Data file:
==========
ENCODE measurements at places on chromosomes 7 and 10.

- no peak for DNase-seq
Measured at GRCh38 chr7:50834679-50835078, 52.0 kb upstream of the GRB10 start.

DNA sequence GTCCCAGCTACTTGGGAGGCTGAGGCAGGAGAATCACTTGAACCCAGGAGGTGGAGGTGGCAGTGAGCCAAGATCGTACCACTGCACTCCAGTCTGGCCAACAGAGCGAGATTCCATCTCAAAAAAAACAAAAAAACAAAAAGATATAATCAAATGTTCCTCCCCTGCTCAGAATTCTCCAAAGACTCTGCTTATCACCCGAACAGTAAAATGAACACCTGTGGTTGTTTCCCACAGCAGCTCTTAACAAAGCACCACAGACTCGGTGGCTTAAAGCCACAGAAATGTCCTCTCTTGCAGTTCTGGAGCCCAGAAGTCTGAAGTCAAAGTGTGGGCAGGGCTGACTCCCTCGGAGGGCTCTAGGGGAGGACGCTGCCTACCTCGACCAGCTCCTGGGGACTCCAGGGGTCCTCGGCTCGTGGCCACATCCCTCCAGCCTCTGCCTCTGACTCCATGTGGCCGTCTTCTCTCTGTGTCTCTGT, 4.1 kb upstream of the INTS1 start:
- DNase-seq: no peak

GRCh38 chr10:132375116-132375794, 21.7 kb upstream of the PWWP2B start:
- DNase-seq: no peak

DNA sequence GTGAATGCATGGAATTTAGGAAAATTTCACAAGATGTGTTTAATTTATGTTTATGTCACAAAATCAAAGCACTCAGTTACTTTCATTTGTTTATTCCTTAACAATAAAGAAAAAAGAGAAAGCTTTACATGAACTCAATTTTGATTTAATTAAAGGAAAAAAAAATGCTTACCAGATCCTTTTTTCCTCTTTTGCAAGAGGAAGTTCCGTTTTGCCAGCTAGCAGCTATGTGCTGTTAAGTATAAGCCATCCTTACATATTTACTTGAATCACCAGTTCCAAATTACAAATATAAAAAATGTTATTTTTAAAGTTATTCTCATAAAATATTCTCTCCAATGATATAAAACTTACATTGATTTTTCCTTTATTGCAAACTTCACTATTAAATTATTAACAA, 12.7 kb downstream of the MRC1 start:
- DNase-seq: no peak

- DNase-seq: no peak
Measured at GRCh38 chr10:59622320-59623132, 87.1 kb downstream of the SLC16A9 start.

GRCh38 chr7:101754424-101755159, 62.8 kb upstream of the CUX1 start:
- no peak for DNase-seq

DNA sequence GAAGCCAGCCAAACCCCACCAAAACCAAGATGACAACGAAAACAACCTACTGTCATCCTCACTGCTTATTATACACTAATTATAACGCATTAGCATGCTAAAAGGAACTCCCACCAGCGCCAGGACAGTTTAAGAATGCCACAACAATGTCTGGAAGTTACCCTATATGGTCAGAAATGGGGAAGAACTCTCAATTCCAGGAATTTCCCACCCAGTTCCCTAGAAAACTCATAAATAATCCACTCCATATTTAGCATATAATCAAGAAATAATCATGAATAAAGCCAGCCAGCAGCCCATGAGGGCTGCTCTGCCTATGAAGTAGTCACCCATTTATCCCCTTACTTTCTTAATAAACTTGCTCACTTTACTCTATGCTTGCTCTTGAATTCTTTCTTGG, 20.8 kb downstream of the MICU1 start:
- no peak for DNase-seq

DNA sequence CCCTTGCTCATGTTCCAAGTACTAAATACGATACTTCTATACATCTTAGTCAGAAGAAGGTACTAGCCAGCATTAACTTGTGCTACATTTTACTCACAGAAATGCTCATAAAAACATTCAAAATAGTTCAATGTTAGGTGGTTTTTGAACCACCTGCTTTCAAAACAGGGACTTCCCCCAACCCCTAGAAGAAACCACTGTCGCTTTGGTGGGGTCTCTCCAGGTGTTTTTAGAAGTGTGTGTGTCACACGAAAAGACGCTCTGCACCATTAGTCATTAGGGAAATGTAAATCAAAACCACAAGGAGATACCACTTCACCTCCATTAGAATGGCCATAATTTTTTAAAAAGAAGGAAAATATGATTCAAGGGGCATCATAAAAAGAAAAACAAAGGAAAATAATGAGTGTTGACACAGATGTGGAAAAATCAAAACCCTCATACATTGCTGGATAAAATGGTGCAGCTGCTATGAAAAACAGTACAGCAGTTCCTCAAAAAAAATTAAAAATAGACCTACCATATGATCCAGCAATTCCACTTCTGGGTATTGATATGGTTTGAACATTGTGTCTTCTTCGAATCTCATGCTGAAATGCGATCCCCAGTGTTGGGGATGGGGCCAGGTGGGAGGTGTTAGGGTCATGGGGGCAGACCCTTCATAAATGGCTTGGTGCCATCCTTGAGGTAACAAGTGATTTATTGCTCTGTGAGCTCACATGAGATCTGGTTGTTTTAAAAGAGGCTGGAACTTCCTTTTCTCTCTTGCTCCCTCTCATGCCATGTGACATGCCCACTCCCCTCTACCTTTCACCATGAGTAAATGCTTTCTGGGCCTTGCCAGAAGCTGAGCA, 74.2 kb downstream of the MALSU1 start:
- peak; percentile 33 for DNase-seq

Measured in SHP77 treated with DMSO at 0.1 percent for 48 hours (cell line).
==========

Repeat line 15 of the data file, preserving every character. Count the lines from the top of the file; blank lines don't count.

- no peak for DNase-seq